Her Fearful Symmetry by Audrey Niffenegger
This novel was a awesome! A nice change to the usual love story books I tend to read. Don't get me wrong, there is a love story (or two) in this book...but it also involves ghosts, a cemetery, and all sorts of interesting plots! I highly recommend you read! I will however say, that this book took a couple of chapters for me to get into it...so stick with it if you start to disengage.
"Amazon Best of the Month, September 2009: Following her breakout bestseller, The Time Traveler's Wife, Audrey Niffenegger returns with Her Fearful Symmetry, a haunting tale about the complications of love, identity, and sibling rivalry. The novel opens with the death of Elspeth Noblin, who bequeaths her London flat and its contents to the twin daughters of her estranged twin sister back in Chicago. These 20-year-old dilettantes, Julie and Valentina, move to London, eager to try on a new experience like one of their obsessively matched outfits. Historic Highgate Cemetery, which borders Elspeth's home, serves as an inspired setting as the twins become entwined in the lives of their neighbors: Elspeth's former lover, Robert; Martin, an agoraphobic crossword-puzzle creator; and the ethereal Elspeth herself, struggling to adjust to the afterlife. Niffenegger brings these quirky, troubled characters to marvelous life, but readers may need their own supernatural suspension of disbelief as the story winds to its twisty conclusion. --Brad Thomas Parsons"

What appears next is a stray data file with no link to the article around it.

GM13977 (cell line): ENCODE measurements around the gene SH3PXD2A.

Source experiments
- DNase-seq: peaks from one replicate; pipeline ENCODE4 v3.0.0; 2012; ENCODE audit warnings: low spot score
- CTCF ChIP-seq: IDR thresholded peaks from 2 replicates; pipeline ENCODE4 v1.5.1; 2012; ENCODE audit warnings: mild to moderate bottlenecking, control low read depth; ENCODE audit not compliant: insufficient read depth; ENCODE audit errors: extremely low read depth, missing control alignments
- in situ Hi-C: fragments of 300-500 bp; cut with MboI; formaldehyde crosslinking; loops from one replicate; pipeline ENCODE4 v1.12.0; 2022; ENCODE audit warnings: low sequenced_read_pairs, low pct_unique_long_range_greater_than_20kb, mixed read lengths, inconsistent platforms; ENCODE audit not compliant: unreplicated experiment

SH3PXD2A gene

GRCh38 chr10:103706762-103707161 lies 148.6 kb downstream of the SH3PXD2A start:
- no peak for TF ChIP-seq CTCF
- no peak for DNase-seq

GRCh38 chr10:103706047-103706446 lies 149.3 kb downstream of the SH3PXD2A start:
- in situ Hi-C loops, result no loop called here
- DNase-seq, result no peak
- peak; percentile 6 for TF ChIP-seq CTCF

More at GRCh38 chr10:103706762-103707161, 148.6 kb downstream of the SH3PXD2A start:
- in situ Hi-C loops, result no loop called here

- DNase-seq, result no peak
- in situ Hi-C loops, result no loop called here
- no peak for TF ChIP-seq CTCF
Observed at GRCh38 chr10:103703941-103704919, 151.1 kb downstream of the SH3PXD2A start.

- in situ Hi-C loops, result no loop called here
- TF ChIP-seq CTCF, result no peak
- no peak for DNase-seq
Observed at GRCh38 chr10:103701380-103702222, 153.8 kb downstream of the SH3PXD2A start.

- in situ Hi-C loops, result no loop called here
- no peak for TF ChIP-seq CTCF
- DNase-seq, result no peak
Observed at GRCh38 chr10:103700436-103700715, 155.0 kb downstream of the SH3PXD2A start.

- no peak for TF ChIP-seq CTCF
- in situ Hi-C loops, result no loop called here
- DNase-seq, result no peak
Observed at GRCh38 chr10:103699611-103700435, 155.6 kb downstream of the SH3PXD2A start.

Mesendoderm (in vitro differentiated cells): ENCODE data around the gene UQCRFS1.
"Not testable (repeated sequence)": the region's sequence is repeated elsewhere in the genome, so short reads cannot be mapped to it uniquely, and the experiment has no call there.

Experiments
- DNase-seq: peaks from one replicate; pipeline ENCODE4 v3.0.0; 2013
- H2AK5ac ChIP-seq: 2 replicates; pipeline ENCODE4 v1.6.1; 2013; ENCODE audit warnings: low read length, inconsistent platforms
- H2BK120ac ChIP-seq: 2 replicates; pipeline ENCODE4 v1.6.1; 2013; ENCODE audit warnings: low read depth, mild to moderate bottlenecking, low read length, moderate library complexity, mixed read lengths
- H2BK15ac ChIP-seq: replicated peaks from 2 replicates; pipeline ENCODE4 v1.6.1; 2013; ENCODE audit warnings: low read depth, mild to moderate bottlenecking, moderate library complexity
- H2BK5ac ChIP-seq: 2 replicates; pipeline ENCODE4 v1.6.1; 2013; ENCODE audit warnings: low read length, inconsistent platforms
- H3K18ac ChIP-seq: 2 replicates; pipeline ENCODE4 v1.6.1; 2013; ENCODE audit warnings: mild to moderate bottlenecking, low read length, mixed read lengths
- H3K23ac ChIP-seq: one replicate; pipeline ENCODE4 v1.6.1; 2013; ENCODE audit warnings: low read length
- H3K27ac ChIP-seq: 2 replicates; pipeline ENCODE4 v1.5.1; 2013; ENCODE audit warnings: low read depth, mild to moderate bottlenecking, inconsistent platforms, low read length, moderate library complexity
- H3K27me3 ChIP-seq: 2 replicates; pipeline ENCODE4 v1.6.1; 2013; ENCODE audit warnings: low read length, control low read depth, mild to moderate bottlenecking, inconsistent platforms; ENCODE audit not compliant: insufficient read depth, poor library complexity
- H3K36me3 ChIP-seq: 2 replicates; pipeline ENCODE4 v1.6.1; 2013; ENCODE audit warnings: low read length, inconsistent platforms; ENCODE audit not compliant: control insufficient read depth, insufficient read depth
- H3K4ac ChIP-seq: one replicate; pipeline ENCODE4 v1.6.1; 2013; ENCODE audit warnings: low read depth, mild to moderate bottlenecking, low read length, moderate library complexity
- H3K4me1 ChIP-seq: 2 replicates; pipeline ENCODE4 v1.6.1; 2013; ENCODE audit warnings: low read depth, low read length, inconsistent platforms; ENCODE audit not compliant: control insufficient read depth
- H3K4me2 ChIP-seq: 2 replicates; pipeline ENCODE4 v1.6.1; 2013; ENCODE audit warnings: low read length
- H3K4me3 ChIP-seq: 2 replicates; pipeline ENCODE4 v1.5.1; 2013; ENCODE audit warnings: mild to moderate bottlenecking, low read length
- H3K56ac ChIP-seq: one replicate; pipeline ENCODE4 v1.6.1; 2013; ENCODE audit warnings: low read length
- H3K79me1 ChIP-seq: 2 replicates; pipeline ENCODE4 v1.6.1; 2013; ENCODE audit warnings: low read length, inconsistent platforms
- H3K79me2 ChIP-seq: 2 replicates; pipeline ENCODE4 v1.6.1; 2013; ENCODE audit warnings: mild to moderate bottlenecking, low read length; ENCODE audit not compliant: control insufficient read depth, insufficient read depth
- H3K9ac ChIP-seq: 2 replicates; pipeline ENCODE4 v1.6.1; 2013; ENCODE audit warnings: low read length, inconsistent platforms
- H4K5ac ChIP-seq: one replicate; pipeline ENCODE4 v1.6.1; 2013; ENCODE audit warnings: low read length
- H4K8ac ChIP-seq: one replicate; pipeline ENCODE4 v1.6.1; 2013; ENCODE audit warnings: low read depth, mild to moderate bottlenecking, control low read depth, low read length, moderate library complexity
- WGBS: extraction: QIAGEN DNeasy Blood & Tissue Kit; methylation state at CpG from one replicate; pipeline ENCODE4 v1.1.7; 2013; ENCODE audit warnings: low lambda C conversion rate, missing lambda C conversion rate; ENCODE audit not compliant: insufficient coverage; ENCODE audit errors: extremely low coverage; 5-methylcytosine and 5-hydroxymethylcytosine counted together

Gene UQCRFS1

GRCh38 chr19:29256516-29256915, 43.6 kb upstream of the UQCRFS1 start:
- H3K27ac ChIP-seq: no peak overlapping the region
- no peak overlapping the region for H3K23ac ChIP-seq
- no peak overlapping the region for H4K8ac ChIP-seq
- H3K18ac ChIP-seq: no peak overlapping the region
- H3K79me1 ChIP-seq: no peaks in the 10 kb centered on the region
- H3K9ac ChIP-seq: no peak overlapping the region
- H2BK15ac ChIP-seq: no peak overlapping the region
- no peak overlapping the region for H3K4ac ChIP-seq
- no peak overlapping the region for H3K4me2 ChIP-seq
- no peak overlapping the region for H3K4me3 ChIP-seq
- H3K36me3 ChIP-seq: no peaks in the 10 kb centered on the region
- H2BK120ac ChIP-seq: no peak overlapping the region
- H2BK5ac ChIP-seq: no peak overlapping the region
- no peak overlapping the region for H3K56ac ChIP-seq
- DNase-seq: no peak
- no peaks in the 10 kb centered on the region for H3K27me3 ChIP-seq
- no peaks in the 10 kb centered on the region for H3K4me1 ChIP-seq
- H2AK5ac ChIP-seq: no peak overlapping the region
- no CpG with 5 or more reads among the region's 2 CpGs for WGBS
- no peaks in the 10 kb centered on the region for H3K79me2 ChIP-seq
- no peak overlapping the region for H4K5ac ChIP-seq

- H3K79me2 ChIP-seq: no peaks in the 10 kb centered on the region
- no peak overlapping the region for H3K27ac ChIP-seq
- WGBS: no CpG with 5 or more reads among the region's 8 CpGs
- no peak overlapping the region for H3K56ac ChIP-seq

Reading about London's Highgate Cemetery got me interested in the history of the place so I did some googling. Was interesting to be able to picture the setting of the book as I read. Here is what I found....
A HOUSE built in the cemetery. WHO would want to live here? Cool house...creepy neighbors.
who doesn't dream of having this view from their bed?! hmmm!
- House in Highgate Cemetery, London, by Eldridge Smerin Architects
- Set next to Highgate Cemetery, London’s greatest Victorian cemetery, the house was designed by the architects Nick Eldridge and Piers Smerin.
- Its generous proportion of living to bedroom space includes terraces and balconies, and a sizable sliding glass rooflight enabling the top floor to become an openair court.
- The project won a Royal Institute of British Architects Award in 2009
- More pictures can be found HERE.